Local News Matters weekly newsletter

Start your week with a little inspiration. Sign up for our informative, community-based newsletter, delivered on Mondays with news about the Bay Area.

Lon Mobley and Amanda Sampson, members of the Gospel Center Rescue Mission in Stockton, put on bright orange vests early one recent Monday morning and walked below the Ort J. Lofthus Freeway, looking for unsheltered people living underneath the freeway overpass.

Mobley and Sampson, with the ministry that provides services for people dealing with homelessness and addiction in San Joaquin County, had volunteered for the 2022 Point-in-Time Count.

The biennial count, mandated in every state, is an attempt to count all of the unsheltered and sheltered homeless people to determine how much each county will receive in state and federal funding to address homelessness.

Mobley and Sampson said they understood firsthand what it was like to face homelessness and how much services such as the Gospel Center could help people escape addiction and housing insecurity.

According to the 2019 Point-in-Time Count data, San Joaquin County had 1,558 people who were unsheltered and 1,071 who were sheltered, meaning they were living in emergency housing. Of that total for unsheltered residents, 921 of them were in Stockton.

Volunteers are briefed at the Stockton Memorial Civic Auditorium before the Point-in-Time homeless count in Stockton on Jan. 31, 2022. For some, the count is part of a personal journey from life on the streets to now helping those in a similar situation. (Photo by Harika Maddala/Bay City News)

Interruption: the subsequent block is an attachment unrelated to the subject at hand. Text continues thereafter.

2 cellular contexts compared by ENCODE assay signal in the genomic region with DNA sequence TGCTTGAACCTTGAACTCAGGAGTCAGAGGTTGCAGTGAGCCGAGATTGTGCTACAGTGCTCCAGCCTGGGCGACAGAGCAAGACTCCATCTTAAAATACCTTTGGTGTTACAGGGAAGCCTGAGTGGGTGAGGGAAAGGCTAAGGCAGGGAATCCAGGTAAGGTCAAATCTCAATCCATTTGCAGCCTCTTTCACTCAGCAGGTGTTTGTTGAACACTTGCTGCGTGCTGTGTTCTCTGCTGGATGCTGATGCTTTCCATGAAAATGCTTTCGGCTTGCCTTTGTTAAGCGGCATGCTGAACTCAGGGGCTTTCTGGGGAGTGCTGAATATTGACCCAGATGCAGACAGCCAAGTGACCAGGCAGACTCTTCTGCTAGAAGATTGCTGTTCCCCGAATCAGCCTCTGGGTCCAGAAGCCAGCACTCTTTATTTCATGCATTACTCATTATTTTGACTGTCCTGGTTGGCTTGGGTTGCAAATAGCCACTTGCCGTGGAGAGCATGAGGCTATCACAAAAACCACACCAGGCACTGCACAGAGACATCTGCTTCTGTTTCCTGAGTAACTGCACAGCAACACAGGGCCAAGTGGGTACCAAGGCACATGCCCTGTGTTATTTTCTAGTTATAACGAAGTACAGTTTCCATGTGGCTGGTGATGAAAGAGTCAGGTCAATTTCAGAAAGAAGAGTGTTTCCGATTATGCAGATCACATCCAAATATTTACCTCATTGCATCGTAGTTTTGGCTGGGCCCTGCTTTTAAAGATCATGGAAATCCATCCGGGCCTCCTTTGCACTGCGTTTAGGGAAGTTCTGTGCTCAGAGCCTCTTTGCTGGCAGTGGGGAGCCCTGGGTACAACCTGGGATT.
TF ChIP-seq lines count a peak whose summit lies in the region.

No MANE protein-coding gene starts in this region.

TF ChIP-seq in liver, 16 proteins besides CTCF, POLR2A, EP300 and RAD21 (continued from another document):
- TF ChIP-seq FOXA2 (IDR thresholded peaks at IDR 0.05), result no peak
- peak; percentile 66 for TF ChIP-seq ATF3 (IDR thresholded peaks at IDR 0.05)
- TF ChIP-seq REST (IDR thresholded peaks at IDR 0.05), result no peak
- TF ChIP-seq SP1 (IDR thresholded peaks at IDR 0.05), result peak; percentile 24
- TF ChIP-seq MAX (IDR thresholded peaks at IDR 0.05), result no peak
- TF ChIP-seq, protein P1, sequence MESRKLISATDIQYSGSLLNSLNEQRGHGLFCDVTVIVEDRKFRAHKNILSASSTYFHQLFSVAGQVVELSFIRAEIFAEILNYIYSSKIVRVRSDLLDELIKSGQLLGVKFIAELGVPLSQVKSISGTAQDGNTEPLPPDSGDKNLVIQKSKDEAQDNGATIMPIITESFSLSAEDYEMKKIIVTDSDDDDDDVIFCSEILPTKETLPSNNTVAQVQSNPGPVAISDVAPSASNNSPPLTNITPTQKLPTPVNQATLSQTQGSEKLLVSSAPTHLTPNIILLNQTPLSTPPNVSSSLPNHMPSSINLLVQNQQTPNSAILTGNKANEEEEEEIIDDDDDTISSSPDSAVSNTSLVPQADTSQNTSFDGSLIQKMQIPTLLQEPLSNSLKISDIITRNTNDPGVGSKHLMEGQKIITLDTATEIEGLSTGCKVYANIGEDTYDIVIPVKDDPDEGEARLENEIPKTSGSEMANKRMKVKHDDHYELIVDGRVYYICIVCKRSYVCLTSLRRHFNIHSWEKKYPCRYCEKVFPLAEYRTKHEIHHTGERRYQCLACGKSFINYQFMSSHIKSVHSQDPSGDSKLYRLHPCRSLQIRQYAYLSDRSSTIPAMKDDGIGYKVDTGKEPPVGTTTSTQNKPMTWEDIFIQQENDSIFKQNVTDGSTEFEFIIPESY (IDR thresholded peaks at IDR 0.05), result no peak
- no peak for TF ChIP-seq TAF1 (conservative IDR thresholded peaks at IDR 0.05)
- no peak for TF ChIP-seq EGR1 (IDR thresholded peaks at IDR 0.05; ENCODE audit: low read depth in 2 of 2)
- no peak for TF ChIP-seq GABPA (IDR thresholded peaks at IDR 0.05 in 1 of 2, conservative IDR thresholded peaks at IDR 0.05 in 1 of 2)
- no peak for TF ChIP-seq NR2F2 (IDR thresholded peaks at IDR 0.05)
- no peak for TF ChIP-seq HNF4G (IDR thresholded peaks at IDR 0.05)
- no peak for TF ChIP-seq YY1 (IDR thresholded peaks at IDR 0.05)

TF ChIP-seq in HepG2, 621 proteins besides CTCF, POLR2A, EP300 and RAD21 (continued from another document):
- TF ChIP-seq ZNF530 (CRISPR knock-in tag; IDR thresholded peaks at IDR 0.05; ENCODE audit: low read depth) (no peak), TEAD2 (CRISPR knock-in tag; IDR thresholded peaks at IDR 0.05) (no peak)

A chance to catch up

Mobley had been released four months ago from prison and while trying to reenter society he had difficulty finding work and housing, which left him on the verge of living in the streets.

“I came to the mission … they give you a chance to catch up, keep you off the streets, keep you off drugs, get you good food, get you in clothes,” Mobley said.

Sampson had found the mission after losing her daughter to Child Protective Services, being unsheltered and having substance abuse problems.

“I was in the casino a lot and I got around methamphetamines and on drugs … a lot of it was sadness, being separated from my daughter and not knowing how to deal with that,” Sampson said.

Volunteers with the Stockton Point-in-Time count interview a homeless man at his camp on Jan. 31, 2022. (Photo by Harika Maddala/Bay City News)

While finding and counting homeless people, Sampson said it felt “full circle” for her because she was someone who was dealing with drug abuse and not having a place to live, and now she is trying to help others get off the streets.

“I told them I was in their place before and I just looked for help and by God’s grace I was able to find some support,” Sampson said.

Kevin Lincoln, Stockton’s mayor, said the point-in-time count will help governments understand what the specific needs are of the unsheltered population.

“We can make any necessary adjustments to help people who are unsheltered or experience homelessness get the type of support and wrap around services they need to take the next step toward healing in their life,” Lincoln said.